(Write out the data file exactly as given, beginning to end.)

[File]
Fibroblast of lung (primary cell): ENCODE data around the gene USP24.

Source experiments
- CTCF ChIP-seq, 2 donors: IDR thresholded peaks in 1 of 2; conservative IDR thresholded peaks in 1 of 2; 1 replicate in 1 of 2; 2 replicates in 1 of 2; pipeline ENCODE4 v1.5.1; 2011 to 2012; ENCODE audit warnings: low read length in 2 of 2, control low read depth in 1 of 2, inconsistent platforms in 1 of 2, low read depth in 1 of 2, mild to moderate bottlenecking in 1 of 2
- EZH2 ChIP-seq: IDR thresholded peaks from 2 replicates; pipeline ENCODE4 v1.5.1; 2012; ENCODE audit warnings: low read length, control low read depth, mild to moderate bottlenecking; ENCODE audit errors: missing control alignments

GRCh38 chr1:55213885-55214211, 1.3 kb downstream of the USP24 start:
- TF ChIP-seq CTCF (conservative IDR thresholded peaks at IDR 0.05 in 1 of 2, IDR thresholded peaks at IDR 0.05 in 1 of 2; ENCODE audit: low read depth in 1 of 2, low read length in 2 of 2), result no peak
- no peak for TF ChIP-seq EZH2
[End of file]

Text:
Fibroblast of lung (primary cell): ENCODE data around the gene USP24.

Source experiments
- CTCF ChIP-seq, 2 donors: IDR thresholded peaks in 1 of 2; conservative IDR thresholded peaks in 1 of 2; 1 replicate in 1 of 2; 2 replicates in 1 of 2; pipeline ENCODE4 v1.5.1; 2011 to 2012; ENCODE audit warnings: low read length in 2 of 2, control low read depth in 1 of 2, inconsistent platforms in 1 of 2, low read depth in 1 of 2, mild to moderate bottlenecking in 1 of 2
- EZH2 ChIP-seq: IDR thresholded peaks from 2 replicates; pipeline ENCODE4 v1.5.1; 2012; ENCODE audit warnings: low read length, control low read depth, mild to moderate bottlenecking; ENCODE audit errors: missing control alignments

GRCh38 chr1:55213885-55214211, 1.3 kb downstream of the USP24 start:
- TF ChIP-seq CTCF (conservative IDR thresholded peaks at IDR 0.05 in 1 of 2, IDR thresholded peaks at IDR 0.05 in 1 of 2; ENCODE audit: low read depth in 1 of 2, low read length in 2 of 2), result no peak
- no peak for TF ChIP-seq EZH2